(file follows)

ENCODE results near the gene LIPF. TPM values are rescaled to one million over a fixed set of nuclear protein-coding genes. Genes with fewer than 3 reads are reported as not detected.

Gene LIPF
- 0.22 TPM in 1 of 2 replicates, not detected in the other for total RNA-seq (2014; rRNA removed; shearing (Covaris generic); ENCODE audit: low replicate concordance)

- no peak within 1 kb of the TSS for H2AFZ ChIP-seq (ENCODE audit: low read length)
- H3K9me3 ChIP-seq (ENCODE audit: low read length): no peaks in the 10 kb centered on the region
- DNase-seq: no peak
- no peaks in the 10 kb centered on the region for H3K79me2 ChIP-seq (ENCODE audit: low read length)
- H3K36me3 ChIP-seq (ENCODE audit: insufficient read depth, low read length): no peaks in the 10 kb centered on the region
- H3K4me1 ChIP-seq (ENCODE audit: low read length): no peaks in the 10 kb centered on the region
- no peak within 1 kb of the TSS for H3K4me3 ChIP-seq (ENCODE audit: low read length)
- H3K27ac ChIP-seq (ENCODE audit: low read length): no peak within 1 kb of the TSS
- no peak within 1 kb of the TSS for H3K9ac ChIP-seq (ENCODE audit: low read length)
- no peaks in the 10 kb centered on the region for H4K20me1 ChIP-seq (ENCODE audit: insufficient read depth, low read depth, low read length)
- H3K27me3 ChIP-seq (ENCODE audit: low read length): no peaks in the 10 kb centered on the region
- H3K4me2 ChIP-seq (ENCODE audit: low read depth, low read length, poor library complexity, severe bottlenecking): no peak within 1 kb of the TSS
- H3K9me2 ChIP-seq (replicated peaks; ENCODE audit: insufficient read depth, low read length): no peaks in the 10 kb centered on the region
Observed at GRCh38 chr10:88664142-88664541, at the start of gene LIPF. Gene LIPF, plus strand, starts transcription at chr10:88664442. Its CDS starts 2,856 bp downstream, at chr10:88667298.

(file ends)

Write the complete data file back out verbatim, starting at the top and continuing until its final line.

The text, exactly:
ENCODE results near the gene LIPF. TPM values are rescaled to one million over a fixed set of nuclear protein-coding genes. Genes with fewer than 3 reads are reported as not detected.

Gene LIPF
- 0.22 TPM in 1 of 2 replicates, not detected in the other for total RNA-seq (2014; rRNA removed; shearing (Covaris generic); ENCODE audit: low replicate concordance)

- no peak within 1 kb of the TSS for H2AFZ ChIP-seq (ENCODE audit: low read length)
- H3K9me3 ChIP-seq (ENCODE audit: low read length): no peaks in the 10 kb centered on the region
- DNase-seq: no peak
- no peaks in the 10 kb centered on the region for H3K79me2 ChIP-seq (ENCODE audit: low read length)
- H3K36me3 ChIP-seq (ENCODE audit: insufficient read depth, low read length): no peaks in the 10 kb centered on the region
- H3K4me1 ChIP-seq (ENCODE audit: low read length): no peaks in the 10 kb centered on the region
- no peak within 1 kb of the TSS for H3K4me3 ChIP-seq (ENCODE audit: low read length)
- H3K27ac ChIP-seq (ENCODE audit: low read length): no peak within 1 kb of the TSS
- no peak within 1 kb of the TSS for H3K9ac ChIP-seq (ENCODE audit: low read length)
- no peaks in the 10 kb centered on the region for H4K20me1 ChIP-seq (ENCODE audit: insufficient read depth, low read depth, low read length)
- H3K27me3 ChIP-seq (ENCODE audit: low read length): no peaks in the 10 kb centered on the region
- H3K4me2 ChIP-seq (ENCODE audit: low read depth, low read length, poor library complexity, severe bottlenecking): no peak within 1 kb of the TSS
- H3K9me2 ChIP-seq (replicated peaks; ENCODE audit: insufficient read depth, low read length): no peaks in the 10 kb centered on the region
Observed at GRCh38 chr10:88664142-88664541, at the start of gene LIPF. Gene LIPF, plus strand, starts transcription at chr10:88664442. Its CDS starts 2,856 bp downstream, at chr10:88667298.